Thanksgiving Day Homily Podcast: Listen to Homily
Readings: Sir 50:22-24; 1 Cor 1:3-9; Lk 17:11-19
“Sing and make music to the Lord in your hearts, always thanking God the Father for all things in the name of our Lord Jesus Christ.” (Eph 5:19) Those inspiring words from Paul’s Letter to the Ephesians are the Entrance Antiphon in today’s Mass. The readings we hear today weave together a wonderful theme of thanksgiving and gratitude. The second reading sums up one of the best reflections on gratitude. “I give thanks to my God always on your account for the grace of God bestowed on you in Christ Jesus, that in him you were enriched in every way…” Paul is deeply aware of how God has blessed him in leading him to discover his faith in Christ and that is why he often pours out prayers of gratitude and exhorts his followers to do the same.
In the gospel, all ten lepers were cleaned but only one returned thanking Jesus and glorifying God. Luke deliberately uses two different words to draw a distinction between being cleansed and being healed. Cleansing refers to the physical cure of leprosy, while healing refers to being totally transformed – being saved. It is only when one deeply experiences healing that one is deeply touched by God’s mercy and able to thank God. That is why one of the lepers returns to thank Jesus. How grateful are you for all God’s blessings?
Thanksgiving Day is a special day when we pause to thank God for all the wonderful blessings we as Americans have received from God since the founding fathers of our nation. In 1863, President Abraham Lincoln did a very unusual thing. In the midst of the darkest day in American history, in the midst of the Civil War which claimed more American lives than any other war, in the midst of great trial and tragedy, President Lincoln issued the following proclamation: “It has seemed to me fit and proper that [the gifts of God] should be solemnly, reverently, and gratefully acknowledged with one heart and one voice by the whole American people. I do, therefore, invite my fellow citizens . . . to set apart and observe the last Thursday of November (next) as a day of thanksgiving and praise to our beneficent Father who dwells in the heavens.”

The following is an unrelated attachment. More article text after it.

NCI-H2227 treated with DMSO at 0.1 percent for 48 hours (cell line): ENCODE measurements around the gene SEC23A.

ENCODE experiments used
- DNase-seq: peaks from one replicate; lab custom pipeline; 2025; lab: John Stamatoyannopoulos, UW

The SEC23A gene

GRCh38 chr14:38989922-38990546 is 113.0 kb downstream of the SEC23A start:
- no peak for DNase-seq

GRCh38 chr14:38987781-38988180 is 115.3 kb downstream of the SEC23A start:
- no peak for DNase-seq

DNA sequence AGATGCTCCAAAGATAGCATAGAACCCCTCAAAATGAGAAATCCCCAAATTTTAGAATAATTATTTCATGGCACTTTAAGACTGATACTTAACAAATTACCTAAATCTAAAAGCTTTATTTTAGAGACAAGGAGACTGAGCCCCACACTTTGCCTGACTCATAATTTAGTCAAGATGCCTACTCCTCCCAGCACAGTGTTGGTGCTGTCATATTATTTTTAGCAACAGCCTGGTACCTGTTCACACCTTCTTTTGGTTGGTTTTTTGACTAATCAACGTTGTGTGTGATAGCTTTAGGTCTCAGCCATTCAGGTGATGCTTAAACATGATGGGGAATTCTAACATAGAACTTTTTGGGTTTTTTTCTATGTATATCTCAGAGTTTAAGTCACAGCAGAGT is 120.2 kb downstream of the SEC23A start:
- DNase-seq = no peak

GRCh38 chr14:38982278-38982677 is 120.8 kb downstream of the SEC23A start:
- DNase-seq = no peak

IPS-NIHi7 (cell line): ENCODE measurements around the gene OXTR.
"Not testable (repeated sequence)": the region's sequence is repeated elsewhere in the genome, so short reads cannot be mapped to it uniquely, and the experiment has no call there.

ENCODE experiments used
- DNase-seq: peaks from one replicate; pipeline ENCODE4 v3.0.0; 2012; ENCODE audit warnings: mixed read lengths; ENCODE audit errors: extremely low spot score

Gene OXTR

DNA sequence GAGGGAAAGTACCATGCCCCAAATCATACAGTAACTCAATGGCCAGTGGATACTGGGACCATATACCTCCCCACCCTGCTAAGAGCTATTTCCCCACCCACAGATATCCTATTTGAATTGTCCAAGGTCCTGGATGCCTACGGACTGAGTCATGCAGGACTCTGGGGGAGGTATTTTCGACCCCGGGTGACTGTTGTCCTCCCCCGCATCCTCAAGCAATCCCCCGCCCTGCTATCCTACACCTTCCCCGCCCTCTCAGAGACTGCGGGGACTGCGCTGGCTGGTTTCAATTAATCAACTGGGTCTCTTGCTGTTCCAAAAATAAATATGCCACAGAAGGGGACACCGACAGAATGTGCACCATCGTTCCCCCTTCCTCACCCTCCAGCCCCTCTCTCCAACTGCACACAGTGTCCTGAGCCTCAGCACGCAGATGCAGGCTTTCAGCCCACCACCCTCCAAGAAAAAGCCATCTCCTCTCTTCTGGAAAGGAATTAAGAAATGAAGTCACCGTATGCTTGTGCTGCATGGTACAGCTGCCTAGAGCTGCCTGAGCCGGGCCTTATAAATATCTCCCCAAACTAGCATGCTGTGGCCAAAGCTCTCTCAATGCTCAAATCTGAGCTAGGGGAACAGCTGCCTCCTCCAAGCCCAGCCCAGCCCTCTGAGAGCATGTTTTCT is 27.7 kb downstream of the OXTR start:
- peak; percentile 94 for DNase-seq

Here at St. John’s we have so much to be grateful to God and to one another. In this context I would like to express deepest gratitude for your commitment to stewardship as a way of life. Thank you for your time, talent and treasure. A letter of gratitude will soon be mailed to all parishioners who filled out commitment cards. Thanksgiving Day therefore is not just a secular holiday but deeply religious. The Holy Eucharist we celebrate today is an expression of thanksgiving for the many blessings poured upon each family in our great nation. Shortly we will enter into the center of our prayer of thanksgiving – the Eucharistic Prayer when the presider says, “Let us give thanks to the Lord our God” and the congregation responds, “It is right and just.” Then the presider will continue, “It is truly right and just…always and everywhere to give you thanks, Father, most holy…” May this celebration today and always express our gratitude to God for so many blessings. Happy Thanksgiving Day and may peace abide in your homes.
©2017 John S. Mbinda